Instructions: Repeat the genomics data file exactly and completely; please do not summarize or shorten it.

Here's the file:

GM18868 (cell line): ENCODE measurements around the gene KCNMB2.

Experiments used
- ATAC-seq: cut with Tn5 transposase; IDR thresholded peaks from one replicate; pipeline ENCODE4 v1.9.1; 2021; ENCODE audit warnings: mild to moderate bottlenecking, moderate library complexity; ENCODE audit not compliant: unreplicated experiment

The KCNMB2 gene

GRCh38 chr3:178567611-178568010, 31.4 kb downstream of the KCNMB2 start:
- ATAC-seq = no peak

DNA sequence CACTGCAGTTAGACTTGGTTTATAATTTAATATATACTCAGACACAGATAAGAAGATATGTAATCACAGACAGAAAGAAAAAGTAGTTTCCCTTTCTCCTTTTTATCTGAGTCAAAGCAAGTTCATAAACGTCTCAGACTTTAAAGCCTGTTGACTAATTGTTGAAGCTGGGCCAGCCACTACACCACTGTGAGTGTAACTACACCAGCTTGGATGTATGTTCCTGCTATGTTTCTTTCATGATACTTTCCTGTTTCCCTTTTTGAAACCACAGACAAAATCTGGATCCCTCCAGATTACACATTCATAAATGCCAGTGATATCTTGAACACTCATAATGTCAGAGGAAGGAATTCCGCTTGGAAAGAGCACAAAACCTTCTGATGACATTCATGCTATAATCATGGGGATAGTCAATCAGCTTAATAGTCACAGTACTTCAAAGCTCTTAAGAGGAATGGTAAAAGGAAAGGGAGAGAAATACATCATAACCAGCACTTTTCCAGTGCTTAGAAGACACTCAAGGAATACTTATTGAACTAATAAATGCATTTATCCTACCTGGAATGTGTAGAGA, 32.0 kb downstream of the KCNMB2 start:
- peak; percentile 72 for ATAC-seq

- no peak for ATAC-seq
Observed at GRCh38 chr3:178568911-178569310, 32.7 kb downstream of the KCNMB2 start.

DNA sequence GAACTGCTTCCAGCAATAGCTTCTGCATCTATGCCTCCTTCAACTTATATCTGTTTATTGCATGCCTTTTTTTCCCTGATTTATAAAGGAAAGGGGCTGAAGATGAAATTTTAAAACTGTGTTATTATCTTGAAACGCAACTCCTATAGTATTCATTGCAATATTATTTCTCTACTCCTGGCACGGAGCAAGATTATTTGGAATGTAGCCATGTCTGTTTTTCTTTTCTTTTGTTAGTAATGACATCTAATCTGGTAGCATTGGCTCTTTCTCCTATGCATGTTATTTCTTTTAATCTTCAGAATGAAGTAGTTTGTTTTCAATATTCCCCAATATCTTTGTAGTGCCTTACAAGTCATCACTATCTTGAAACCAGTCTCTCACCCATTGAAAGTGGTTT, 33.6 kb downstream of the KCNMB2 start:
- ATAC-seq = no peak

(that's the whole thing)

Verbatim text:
GM18868 (cell line): ENCODE measurements around the gene KCNMB2.

Experiments used
- ATAC-seq: cut with Tn5 transposase; IDR thresholded peaks from one replicate; pipeline ENCODE4 v1.9.1; 2021; ENCODE audit warnings: mild to moderate bottlenecking, moderate library complexity; ENCODE audit not compliant: unreplicated experiment

The KCNMB2 gene

GRCh38 chr3:178567611-178568010, 31.4 kb downstream of the KCNMB2 start:
- ATAC-seq = no peak

DNA sequence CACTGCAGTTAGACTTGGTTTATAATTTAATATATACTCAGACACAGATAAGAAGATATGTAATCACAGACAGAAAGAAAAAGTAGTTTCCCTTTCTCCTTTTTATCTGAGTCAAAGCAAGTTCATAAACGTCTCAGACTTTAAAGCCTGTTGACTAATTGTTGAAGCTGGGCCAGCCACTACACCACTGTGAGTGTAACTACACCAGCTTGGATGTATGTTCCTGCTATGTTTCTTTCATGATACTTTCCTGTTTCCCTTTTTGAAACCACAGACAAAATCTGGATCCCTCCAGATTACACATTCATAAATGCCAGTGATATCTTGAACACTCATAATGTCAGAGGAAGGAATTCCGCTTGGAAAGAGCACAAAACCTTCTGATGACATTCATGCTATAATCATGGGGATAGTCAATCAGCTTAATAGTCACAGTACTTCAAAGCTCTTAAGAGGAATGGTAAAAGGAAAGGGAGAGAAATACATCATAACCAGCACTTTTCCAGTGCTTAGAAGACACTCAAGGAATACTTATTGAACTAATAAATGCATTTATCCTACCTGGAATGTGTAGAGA, 32.0 kb downstream of the KCNMB2 start:
- peak; percentile 72 for ATAC-seq

- no peak for ATAC-seq
Observed at GRCh38 chr3:178568911-178569310, 32.7 kb downstream of the KCNMB2 start.

DNA sequence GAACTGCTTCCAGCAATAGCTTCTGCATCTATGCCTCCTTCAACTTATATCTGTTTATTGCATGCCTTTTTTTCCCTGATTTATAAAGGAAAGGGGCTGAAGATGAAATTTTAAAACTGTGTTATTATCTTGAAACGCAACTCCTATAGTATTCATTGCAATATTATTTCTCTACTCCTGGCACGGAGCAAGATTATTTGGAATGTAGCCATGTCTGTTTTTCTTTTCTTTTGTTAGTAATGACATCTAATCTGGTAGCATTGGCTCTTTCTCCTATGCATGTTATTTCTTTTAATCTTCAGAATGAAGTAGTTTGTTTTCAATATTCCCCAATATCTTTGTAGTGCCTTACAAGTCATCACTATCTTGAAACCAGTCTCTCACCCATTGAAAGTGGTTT, 33.6 kb downstream of the KCNMB2 start:
- ATAC-seq = no peak